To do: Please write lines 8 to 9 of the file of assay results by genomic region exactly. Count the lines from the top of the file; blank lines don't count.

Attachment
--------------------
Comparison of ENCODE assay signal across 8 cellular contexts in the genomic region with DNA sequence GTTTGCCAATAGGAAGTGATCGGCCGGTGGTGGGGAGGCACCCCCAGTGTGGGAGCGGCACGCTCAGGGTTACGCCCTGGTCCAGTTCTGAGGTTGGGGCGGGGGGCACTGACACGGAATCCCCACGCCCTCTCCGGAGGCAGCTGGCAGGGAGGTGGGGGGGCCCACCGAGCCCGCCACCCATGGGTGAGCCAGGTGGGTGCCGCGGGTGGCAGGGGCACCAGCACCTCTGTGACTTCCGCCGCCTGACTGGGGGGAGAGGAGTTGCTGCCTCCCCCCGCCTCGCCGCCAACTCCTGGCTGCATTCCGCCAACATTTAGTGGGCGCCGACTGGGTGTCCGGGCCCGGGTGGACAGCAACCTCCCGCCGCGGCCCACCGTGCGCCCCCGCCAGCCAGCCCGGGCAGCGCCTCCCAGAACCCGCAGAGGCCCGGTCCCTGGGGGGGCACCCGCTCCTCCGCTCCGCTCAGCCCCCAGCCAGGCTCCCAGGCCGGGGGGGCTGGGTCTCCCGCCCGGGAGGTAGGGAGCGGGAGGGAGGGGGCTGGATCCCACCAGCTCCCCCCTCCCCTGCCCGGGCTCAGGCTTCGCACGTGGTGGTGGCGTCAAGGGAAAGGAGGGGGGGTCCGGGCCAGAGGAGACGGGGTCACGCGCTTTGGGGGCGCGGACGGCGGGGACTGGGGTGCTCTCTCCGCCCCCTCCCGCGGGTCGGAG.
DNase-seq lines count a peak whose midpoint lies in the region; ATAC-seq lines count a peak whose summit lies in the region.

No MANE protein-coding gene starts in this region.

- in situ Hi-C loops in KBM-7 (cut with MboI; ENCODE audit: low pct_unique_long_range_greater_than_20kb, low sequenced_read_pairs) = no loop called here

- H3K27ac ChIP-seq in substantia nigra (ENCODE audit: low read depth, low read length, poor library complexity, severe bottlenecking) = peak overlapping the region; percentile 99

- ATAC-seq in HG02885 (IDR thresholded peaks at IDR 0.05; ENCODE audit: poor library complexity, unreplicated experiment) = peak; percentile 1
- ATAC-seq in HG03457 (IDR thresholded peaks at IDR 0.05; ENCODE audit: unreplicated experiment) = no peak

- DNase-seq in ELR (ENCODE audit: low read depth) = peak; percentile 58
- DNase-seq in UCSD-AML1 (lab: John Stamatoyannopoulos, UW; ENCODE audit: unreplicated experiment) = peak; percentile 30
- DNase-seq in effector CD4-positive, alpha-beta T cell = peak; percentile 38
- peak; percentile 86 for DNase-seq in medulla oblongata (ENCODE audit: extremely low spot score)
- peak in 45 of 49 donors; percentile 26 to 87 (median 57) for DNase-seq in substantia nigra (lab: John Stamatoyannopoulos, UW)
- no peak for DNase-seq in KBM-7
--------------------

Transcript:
- DNase-seq in ELR (ENCODE audit: low read depth) = peak; percentile 58
- DNase-seq in UCSD-AML1 (lab: John Stamatoyannopoulos, UW; ENCODE audit: unreplicated experiment) = peak; percentile 30